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April 9, 2014

Jonathan Tobin: Why Did Kerry Lie About Israeli Blame?

Samuel G. Freedman: A resolution 70 years later for a father's unsettling legacy of ashes from Dachau

Jessica Ivins: A resolution 70 years later for a father's unsettling legacy of ashes from Dachau

Kim Giles: Asking for help is not weakness

Kathy Kristof and Barbara Hoch Marcus: 7 Great Growth Israeli Stocks

Matthew Mientka: How Beans, Peas, And Chickpeas Cleanse Bad Cholesterol and Lowers Risk of Heart Disease

Sabrina Bachai: 5 At-Home Treatments For Headaches

The Kosher Gourmet by Daniel Neman Have yourself a matzo ball: The secrets bubby never told you and recipes she could have never imagined

April 8, 2014

Lori Nawyn: At Your Wit's End and Back: Finding Peace

Susan B. Garland and Rachel L. Sheedy: Strategies Married Couples Can Use to Boost Benefits

David Muhlbaum: Smart Tax Deductions Non-Itemizers Can Claim

Jill Weisenberger, M.S., R.D.N., C.D.E : Before You Lose Your Mental Edge

Dana Dovey: Coffee Drinkers Rejoice! Your Cup Of Joe Can Prevent Death From Liver Disease

Chris Weller: Electric 'Thinking Cap' Puts Your Brain Power Into High Gear

The Kosher Gourmet by Marlene Parrish A gift of hazelnuts keeps giving --- for a variety of nutty recipes: Entree, side, soup, dessert

April 4, 2014

Rabbi David Gutterman: The Word for Nothing Means Everything

Charles Krauthammer: Kerry's folly, Chapter 3

Amy Peterson: A life of love: How to build lasting relationships with your children

John Ericson: Older Women: Save Your Heart, Prevent Stroke Don't Drink Diet

John Ericson: Why 50 million Americans will still have spring allergies after taking meds

Cameron Huddleston: Best and Worst Buys of April 2014

Stacy Rapacon: Great Mutual Funds for Young Investors

Sarah Boesveld: Teacher keeps promise to mail thousands of former students letters written by their past selves

The Kosher Gourmet by Sharon Thompson Anyone can make a salad, you say. But can they make a great salad? (SECRETS, TESTED TECHNIQUES + 4 RECIPES, INCLUDING DRESSINGS)

April 2, 2014

Paul Greenberg: Death and joy in the spring

Dan Barry: Should South Carolina Jews be forced to maintain this chimney built by Germans serving the Nazis?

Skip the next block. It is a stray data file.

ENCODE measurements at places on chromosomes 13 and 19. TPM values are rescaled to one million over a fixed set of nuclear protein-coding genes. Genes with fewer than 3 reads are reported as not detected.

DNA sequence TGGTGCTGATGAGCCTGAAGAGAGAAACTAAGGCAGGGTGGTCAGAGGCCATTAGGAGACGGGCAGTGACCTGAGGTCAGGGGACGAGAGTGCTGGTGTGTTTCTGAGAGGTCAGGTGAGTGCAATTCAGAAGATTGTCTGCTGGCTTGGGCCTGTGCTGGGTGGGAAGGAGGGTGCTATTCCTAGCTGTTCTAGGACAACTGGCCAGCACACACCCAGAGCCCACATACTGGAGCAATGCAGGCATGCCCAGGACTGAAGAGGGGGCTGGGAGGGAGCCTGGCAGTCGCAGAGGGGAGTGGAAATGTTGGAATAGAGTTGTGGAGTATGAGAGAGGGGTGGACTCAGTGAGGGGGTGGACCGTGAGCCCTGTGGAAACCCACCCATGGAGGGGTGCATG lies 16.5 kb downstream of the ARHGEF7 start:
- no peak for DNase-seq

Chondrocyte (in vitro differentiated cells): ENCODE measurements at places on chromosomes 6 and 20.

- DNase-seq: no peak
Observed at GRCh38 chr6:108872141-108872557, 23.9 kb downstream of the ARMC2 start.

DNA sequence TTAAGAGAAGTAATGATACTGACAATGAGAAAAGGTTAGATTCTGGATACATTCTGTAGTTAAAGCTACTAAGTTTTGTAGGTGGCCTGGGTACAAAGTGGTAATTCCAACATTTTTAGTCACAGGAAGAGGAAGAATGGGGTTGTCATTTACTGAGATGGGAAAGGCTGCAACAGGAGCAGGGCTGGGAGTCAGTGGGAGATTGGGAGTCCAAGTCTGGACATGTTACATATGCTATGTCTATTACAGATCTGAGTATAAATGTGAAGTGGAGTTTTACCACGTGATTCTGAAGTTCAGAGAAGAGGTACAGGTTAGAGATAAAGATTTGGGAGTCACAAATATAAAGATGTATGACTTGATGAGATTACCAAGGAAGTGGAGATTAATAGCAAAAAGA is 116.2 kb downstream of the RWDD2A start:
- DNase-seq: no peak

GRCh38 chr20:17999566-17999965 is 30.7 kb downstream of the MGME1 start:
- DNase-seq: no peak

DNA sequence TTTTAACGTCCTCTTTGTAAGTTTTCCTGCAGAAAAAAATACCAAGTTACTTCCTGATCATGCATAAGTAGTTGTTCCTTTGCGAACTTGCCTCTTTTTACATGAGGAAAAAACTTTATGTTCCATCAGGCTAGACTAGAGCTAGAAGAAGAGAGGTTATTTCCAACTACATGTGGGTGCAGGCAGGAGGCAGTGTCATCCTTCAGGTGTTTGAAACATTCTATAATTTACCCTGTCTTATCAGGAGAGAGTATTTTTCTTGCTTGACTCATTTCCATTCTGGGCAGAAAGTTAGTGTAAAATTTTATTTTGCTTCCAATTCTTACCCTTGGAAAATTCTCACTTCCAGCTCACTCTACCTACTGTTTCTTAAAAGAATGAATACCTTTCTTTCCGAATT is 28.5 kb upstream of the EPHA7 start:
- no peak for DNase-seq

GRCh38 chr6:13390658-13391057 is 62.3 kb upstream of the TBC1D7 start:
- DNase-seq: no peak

Mayra Bitsko: Save me! An alien took over my child's personality

Frank Clayton: Get happy: 20 scientifically proven happiness activities

Susan Scutti: It's Genetic! Obesity and the 'Carb Breakdown' Gene

Lecia Bushak: Why Hand Sanitizer May Actually Harm Your Health

Stacy Rapacon: Great Funds You Can Own for $500 or Less

Cameron Huddleston: 7 Ways to Save on Home Decor

The Kosher Gourmet by Steve Petusevsky Exploring ingredients as edible-stuffed containers (TWO RECIPES + TIPS & TECHINQUES)

Jewish World Review

On immigration, Charles Dickens matters

By George Will



JewishWorldReview.com | Charles Dickens’s “A Christmas Carol” is a gooey confection of seasonal sentiment. It also is an economic manifesto that Dickens hoped would hit with “twenty thousand times the force” of a political tract. It concerned a 19th-century debate that is pertinent to today’s argument about immigration.

This week, a disagreement between two conservative think tanks erupted when the Heritage Foundation excoriated the immigration reform proposed by a bipartisan group of eight senators. Heritage’s analysis argued that making 11 million illegal immigrants eligible, more than a decade from now, for welfare state entitlements would have net costs (benefits received minus taxes paid) of $6.3 trillion over the next 50 years.

Fifty-year projections about this or that are not worth the paper they should never have been printed on — think of what 1963 did not know about 2013. Why, then, Heritage’s 50-year time horizon? Because 50 years of any significant expenditure is an attention-getting number. And because for more than a decade legalized immigrants would be a net fiscal plus, paying taxes but not receiving benefits.